From: Martin Striz (firstname.lastname@example.org)
Date: Fri Feb 04 2005 - 12:38:45 MST
--- Phil Goetz <email@example.com> wrote:
> That's brilliant! I was recently wondering why
> so many of the important proteins and genes seem to
> have been developed long ago rather than recently.
So many important proteins evolved long ago because 90% of what happens in
your body is basic cellular processes. Doesn't it seem obvious that cells
would have become extremely efficient at biochemical metabolism long before
they exploded into multicellular forms? Something like a yeast cell is not
simple and weak. It is exquisitely well-adapted to surviving and amazingly
To put it another way: when people are told that life evolved only unicellular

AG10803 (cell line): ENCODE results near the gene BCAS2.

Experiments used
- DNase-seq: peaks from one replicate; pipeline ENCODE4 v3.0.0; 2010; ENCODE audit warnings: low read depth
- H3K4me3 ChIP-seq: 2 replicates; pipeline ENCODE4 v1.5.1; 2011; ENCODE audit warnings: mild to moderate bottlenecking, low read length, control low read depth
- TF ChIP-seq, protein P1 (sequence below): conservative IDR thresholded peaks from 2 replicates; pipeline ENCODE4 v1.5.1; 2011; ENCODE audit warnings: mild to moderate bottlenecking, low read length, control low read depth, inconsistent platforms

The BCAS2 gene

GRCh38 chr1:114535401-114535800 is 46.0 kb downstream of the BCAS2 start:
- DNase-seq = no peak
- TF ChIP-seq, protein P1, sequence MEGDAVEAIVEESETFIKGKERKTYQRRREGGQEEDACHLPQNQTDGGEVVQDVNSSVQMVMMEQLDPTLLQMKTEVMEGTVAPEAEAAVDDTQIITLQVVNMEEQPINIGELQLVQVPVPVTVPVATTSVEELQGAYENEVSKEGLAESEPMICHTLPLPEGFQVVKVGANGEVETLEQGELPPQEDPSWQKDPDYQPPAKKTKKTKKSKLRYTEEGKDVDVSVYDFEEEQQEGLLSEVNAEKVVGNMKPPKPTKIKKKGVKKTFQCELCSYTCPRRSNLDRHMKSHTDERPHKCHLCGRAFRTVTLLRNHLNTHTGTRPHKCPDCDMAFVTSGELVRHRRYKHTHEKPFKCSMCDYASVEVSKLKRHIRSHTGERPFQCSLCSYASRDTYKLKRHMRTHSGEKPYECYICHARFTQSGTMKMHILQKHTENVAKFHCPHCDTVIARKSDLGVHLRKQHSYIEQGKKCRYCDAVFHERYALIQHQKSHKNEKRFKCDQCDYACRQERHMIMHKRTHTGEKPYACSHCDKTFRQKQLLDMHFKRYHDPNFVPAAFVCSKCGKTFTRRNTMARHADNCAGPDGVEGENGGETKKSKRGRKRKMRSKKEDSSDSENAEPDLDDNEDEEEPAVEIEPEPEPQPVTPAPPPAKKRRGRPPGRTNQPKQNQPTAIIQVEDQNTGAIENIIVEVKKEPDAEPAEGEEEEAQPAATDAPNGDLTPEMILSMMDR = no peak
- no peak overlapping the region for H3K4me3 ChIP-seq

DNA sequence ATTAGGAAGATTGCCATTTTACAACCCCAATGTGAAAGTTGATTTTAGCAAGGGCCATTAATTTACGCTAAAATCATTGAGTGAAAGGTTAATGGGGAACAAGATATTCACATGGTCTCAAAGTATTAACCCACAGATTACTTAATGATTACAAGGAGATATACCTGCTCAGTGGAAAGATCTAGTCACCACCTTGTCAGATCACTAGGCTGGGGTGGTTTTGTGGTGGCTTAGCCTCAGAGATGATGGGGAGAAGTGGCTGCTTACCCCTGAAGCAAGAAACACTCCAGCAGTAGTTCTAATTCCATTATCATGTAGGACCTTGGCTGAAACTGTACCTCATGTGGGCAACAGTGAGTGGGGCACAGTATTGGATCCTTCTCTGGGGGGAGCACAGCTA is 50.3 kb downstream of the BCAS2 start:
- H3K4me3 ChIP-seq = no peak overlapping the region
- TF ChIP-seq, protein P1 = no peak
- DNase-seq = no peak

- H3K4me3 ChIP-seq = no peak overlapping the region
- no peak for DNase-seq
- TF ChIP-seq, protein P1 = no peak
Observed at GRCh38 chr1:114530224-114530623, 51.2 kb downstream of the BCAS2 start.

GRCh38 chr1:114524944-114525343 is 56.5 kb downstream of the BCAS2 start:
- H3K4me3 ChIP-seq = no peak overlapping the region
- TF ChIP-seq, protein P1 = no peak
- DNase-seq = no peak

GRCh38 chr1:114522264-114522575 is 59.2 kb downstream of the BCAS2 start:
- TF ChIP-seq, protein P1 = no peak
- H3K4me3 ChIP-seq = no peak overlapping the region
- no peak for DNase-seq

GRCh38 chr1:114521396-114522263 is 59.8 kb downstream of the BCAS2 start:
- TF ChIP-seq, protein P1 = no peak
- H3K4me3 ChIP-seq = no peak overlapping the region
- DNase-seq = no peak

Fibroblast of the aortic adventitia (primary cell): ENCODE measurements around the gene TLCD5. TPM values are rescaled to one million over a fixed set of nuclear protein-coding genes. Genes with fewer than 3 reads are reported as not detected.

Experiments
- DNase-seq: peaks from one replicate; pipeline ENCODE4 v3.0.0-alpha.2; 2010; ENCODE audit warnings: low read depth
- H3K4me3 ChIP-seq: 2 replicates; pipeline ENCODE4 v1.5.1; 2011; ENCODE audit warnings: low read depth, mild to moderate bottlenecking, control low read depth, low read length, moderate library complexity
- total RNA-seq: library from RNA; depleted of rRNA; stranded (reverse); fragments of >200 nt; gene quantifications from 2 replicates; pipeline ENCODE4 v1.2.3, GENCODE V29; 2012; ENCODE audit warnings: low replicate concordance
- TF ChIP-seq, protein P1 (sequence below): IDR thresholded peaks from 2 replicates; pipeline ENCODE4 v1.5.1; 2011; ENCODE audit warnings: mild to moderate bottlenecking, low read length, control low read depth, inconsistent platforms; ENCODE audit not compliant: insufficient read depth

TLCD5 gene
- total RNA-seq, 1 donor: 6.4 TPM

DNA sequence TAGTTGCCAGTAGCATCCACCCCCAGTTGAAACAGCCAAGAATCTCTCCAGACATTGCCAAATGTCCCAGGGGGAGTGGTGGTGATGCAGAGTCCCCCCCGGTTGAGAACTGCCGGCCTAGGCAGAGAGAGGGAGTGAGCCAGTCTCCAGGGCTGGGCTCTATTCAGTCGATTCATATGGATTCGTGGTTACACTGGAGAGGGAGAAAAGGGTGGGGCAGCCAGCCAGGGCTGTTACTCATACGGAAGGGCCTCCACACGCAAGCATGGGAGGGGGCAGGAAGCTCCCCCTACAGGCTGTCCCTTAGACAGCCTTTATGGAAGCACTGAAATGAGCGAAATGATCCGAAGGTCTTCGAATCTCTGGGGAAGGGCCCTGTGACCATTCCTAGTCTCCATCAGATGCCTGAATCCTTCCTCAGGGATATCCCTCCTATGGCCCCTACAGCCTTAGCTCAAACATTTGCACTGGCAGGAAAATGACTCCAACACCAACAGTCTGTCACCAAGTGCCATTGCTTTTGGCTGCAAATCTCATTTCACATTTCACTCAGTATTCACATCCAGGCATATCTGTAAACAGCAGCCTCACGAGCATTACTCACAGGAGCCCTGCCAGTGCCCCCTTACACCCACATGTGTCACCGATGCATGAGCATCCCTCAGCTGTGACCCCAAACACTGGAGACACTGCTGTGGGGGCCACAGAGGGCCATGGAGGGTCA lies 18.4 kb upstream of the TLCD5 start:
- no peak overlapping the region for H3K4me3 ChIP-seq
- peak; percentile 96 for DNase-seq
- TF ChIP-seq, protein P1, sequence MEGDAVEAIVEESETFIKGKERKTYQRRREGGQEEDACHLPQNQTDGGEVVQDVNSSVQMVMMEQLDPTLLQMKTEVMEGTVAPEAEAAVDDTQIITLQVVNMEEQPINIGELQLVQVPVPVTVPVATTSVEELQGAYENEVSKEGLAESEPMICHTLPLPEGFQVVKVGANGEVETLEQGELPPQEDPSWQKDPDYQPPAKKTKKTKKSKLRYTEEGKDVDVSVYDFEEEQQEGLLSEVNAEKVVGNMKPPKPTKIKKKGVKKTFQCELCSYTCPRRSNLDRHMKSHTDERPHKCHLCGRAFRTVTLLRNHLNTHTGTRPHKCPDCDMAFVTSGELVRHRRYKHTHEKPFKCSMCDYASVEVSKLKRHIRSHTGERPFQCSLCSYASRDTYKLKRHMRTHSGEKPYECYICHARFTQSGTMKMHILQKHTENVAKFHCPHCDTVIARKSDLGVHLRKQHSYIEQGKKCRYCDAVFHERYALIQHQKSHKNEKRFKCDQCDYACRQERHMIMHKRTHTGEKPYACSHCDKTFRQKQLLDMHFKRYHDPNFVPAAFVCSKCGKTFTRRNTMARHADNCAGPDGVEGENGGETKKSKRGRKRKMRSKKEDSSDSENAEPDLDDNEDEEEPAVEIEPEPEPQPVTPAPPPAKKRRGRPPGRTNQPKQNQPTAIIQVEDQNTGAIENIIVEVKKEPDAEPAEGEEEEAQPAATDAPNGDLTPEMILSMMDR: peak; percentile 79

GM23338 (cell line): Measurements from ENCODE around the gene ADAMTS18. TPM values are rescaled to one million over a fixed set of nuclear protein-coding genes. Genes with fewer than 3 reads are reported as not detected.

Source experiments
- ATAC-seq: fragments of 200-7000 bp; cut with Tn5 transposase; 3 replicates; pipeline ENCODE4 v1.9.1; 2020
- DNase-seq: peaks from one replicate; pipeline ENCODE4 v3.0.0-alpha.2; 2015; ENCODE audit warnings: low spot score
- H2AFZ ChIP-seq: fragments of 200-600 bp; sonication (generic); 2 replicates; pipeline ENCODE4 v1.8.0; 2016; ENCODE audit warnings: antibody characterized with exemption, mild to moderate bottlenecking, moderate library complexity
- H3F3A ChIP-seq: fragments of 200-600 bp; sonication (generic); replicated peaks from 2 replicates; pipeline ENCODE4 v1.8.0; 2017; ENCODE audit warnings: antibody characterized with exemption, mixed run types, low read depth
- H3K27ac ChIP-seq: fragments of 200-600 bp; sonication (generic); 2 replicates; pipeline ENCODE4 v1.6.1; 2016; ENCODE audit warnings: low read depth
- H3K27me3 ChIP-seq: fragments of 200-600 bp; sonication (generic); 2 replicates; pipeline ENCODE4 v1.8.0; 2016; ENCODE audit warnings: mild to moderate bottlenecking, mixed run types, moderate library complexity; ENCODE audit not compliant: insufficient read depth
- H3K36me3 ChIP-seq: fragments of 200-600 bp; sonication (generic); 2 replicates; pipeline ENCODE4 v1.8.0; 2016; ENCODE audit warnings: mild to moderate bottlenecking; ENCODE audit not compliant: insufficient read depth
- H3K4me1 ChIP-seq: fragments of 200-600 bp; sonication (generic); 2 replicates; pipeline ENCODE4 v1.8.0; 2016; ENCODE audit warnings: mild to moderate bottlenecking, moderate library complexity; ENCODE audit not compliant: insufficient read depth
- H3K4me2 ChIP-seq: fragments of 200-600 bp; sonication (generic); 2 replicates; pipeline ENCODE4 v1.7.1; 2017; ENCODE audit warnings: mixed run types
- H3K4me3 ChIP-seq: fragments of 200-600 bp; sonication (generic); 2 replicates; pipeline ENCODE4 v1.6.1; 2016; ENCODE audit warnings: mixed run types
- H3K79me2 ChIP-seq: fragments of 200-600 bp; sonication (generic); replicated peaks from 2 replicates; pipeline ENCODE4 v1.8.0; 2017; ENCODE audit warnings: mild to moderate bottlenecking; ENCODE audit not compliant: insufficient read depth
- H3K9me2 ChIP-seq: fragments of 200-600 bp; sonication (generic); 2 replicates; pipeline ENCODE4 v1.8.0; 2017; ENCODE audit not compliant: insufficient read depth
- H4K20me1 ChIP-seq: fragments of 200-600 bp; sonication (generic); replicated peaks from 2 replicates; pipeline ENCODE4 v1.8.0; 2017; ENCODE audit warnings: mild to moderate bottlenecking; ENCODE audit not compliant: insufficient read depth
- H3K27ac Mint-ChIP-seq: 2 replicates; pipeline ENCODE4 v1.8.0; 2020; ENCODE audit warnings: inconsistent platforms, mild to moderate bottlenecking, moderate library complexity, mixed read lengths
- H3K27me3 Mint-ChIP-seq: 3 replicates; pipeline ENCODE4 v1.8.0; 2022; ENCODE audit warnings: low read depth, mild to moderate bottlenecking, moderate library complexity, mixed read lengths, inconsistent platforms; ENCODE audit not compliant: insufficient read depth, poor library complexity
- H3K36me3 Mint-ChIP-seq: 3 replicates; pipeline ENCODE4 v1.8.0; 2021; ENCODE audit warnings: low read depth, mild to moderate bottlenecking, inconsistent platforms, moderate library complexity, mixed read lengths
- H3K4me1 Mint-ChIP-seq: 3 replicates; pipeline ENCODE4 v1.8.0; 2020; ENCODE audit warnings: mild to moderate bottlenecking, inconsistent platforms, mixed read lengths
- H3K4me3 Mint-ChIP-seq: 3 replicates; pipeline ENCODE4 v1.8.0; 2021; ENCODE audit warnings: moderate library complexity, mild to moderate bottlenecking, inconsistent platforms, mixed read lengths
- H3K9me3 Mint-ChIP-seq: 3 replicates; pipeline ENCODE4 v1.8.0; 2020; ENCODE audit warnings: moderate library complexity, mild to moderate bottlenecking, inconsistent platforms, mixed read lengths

forms for the first 2.5 billion years, and multicellular forms only in the last
1 billion years, they assume that most of the complexity arose recently. I
would argue that there's more complexity WITHIN the cell than in the community
of cells known as the organism. There's more complexity in a single protein
than in the macro-structure of an arm. The rate of complexity aggregation
could have remained constant, or even slowed down.
That article offers an interesting new speculation about early evolution, but
that's not why biological structures have been conserved for so long.
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